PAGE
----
Since April 2020, almost half of all British citizens have worked from home in some capacity. It’s no surprise then that, during that time, there was an 800% surge in cyber attacks. That link is no coincidence – our home set-ups aren’t as secure as what we have in our offices. But with 98% of people preferring remote working at least part time from now on, we’re going to have a long-term issue.

With a potentially permanent cultural shift in how we work on the horizon, we have to start thinking about our home set-ups. There are many cyber risks out there – are you sure you’re ready to keep yourself safe? We’ve whipped up this quiz to test your knowledge. Write down your answers as you go along and check them against the key at the end. Good luck!

Q1. Which of the following is the definition of “phishing”?

A) A type of scam email or message with a fake link to steal your data or download malicious software.

B) A type of malware that threatens to publish the victim’s data or perpetually block access to it unless a ransom is paid.

Q2. How often should you change your password? 

A) Every week

B) Every month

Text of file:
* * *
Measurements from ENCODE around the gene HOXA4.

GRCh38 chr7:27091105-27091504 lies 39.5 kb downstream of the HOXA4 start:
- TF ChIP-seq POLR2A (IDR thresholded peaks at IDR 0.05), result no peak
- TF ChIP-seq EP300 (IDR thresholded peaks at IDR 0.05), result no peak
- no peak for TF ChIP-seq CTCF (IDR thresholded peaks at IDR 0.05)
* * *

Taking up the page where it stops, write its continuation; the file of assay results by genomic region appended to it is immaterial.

C) Every two to three months 

D) Every six months 

Q3. Which encryption language should your home Wi-Fi use?






Question 1 answer – The answer is A. Phishing is the single most popular form of cyber attack. In fact, around half of all UK cyber attacks are phishing attacks. Being able to identify them is key if you’re working from home as your personal devices may not be as protected as the tech in the office.

Question 2 answer – The answer is C, every 60-90 days. Any less than that and you become much more susceptible to hacking. But you shouldn’t just change passwords regularly. They need to be strong too. Simple passwords are incredibly easy to hack and, if used across different platforms, mean you’re essentially handing your information over.

Question 3 answer – This one’s a bit of a trick question as there are two acceptable choices. The answers are in order of how secure they are. WEP is the least secure and WPA3 is the most. In an ideal world, you’d have WPA3. But WPA2 is good too. The lower the strength, the easier it is for someone to access your network. 

For many, remote working is here to stay. So it’s absolutely essential that cyber security becomes a top priority to ensure no data leakage and to protect your business from vicious malware.

Nisyst Cyber Security offers a managed endpoint security solution. This solution helps to protect you from ransomware, viruses, spyware, worms, and more. Protect your business today – call us on 01204 706000.

Cyber security should be at the top of the agenda for any business, right behind making a profit. In this technology-driven world, cyber attacks are all too common, so you can never be too careful.